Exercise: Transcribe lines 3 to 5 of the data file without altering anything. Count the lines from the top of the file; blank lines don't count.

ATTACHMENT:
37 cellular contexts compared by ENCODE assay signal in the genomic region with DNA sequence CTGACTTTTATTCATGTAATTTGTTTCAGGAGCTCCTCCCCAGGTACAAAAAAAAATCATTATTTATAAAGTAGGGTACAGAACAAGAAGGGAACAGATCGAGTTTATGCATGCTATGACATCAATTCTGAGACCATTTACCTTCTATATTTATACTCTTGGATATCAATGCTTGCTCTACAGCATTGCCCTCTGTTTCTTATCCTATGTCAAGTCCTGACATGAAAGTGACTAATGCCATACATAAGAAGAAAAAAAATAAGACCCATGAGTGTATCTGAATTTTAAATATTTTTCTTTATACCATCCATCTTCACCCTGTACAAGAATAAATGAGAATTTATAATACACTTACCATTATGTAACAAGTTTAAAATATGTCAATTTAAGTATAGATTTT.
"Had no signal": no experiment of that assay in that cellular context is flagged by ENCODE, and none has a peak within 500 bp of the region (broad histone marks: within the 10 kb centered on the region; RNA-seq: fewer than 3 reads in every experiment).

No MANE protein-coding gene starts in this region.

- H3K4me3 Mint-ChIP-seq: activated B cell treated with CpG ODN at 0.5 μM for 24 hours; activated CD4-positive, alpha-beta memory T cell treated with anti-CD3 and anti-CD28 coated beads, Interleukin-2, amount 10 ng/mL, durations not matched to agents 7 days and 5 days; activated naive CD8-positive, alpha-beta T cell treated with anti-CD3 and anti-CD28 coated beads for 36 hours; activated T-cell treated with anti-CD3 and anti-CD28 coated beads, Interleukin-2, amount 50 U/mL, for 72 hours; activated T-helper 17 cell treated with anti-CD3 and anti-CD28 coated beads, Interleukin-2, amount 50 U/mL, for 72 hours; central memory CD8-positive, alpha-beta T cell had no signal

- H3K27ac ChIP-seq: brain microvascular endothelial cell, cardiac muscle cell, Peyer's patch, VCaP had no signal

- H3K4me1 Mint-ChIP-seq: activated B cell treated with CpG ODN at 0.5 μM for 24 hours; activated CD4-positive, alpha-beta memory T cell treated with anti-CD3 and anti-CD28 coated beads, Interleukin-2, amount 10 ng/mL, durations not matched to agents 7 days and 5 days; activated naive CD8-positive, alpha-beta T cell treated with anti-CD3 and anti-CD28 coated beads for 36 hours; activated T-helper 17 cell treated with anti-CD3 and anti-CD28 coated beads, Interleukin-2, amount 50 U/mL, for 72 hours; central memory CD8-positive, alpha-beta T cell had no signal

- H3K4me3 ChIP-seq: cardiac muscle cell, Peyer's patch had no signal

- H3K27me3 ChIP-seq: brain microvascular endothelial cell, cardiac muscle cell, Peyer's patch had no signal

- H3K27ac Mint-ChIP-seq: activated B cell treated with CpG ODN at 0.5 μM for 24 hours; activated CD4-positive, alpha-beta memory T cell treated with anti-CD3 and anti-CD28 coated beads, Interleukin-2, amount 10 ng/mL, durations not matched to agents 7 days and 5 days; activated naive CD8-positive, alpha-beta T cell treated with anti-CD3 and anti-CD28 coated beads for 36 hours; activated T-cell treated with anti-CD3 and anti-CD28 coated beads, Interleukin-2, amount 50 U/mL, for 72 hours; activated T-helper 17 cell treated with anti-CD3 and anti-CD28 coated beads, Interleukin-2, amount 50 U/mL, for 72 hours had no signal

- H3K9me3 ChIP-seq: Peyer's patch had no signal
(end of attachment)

No MANE protein-coding gene starts in this region.

- H3K4me3 Mint-ChIP-seq: activated B cell treated with CpG ODN at 0.5 μM for 24 hours; activated CD4-positive, alpha-beta memory T cell treated with anti-CD3 and anti-CD28 coated beads, Interleukin-2, amount 10 ng/mL, durations not matched to agents 7 days and 5 days; activated naive CD8-positive, alpha-beta T cell treated with anti-CD3 and anti-CD28 coated beads for 36 hours; activated T-cell treated with anti-CD3 and anti-CD28 coated beads, Interleukin-2, amount 50 U/mL, for 72 hours; activated T-helper 17 cell treated with anti-CD3 and anti-CD28 coated beads, Interleukin-2, amount 50 U/mL, for 72 hours; central memory CD8-positive, alpha-beta T cell had no signal

- H3K27ac ChIP-seq: brain microvascular endothelial cell, cardiac muscle cell, Peyer's patch, VCaP had no signal